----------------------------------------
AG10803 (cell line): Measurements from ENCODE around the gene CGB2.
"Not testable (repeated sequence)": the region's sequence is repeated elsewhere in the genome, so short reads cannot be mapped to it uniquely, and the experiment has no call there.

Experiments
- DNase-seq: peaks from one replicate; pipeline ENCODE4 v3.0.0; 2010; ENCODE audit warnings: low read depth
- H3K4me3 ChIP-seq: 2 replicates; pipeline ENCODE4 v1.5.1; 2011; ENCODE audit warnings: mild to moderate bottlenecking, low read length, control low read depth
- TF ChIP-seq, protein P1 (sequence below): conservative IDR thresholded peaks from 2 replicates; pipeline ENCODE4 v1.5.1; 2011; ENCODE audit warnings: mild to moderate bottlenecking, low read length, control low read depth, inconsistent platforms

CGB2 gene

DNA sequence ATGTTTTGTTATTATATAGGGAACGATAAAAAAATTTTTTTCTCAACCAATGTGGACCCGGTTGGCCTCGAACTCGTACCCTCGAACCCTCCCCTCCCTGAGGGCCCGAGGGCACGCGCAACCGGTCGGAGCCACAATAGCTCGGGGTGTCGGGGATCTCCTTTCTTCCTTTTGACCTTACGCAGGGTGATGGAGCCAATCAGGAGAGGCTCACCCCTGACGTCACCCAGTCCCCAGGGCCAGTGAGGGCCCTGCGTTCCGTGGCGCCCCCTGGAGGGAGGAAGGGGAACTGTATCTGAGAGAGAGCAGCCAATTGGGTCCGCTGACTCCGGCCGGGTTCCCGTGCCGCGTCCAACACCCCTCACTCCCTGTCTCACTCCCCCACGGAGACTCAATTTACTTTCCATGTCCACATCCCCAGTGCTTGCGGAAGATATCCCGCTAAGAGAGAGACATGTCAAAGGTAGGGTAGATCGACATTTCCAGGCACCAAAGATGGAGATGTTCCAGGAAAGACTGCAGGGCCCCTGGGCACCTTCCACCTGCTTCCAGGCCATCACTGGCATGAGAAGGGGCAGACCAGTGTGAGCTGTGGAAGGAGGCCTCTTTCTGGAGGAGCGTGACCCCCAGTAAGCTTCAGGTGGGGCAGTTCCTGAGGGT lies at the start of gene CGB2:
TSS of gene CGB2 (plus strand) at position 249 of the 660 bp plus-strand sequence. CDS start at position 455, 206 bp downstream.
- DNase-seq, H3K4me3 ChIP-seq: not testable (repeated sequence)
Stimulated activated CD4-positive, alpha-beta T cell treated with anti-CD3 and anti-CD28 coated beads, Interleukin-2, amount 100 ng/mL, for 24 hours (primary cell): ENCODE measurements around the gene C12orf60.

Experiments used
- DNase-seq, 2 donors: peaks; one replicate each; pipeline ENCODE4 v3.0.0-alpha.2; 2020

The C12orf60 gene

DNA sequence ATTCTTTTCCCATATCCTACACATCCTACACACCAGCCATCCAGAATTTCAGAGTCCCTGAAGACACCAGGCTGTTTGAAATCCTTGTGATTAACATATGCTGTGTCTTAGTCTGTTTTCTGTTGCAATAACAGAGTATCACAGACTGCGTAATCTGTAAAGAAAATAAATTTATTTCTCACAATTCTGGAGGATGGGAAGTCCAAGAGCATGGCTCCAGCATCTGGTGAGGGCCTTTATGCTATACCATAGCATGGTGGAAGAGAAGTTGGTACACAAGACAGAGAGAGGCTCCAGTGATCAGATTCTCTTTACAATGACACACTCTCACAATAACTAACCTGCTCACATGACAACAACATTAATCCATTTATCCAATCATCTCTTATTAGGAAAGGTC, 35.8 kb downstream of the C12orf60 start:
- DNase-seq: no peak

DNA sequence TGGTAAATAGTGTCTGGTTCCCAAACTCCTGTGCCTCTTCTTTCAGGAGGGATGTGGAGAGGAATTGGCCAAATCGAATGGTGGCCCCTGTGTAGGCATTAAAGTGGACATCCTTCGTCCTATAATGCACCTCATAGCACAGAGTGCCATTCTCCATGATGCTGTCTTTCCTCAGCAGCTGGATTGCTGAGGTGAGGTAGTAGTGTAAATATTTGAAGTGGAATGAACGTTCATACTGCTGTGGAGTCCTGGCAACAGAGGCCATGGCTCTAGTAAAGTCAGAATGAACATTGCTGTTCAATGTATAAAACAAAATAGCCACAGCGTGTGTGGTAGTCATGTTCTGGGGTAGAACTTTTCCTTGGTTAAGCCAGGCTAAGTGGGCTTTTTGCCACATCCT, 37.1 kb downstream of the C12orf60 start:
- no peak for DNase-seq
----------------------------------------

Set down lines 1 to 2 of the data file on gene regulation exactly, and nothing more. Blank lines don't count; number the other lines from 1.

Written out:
AG10803 (cell line): Measurements from ENCODE around the gene CGB2.
"Not testable (repeated sequence)": the region's sequence is repeated elsewhere in the genome, so short reads cannot be mapped to it uniquely, and the experiment has no call there.